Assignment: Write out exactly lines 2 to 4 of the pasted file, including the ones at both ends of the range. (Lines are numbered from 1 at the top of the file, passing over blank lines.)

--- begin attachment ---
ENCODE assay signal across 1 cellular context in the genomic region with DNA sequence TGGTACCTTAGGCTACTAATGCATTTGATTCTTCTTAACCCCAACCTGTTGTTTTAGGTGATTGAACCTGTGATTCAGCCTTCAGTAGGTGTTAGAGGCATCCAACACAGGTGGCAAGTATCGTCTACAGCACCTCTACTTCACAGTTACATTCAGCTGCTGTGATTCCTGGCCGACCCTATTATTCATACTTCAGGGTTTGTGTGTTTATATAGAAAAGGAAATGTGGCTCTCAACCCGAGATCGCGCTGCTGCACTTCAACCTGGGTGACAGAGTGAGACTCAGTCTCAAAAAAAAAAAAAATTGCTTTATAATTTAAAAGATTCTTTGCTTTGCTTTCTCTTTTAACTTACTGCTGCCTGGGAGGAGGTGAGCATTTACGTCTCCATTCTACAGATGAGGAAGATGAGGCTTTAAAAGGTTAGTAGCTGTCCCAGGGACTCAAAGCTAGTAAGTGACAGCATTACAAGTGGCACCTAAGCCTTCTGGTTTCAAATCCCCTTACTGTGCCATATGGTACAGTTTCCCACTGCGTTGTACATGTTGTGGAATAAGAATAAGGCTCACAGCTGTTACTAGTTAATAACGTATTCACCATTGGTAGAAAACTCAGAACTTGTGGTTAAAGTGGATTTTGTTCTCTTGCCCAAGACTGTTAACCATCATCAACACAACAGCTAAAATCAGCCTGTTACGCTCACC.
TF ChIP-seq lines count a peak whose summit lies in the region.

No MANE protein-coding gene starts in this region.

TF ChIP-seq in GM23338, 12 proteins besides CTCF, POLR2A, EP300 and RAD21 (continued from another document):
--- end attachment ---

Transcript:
TF ChIP-seq lines count a peak whose summit lies in the region.

No MANE protein-coding gene starts in this region.

TF ChIP-seq in GM23338, 12 proteins besides CTCF, POLR2A, EP300 and RAD21 (continued from another document):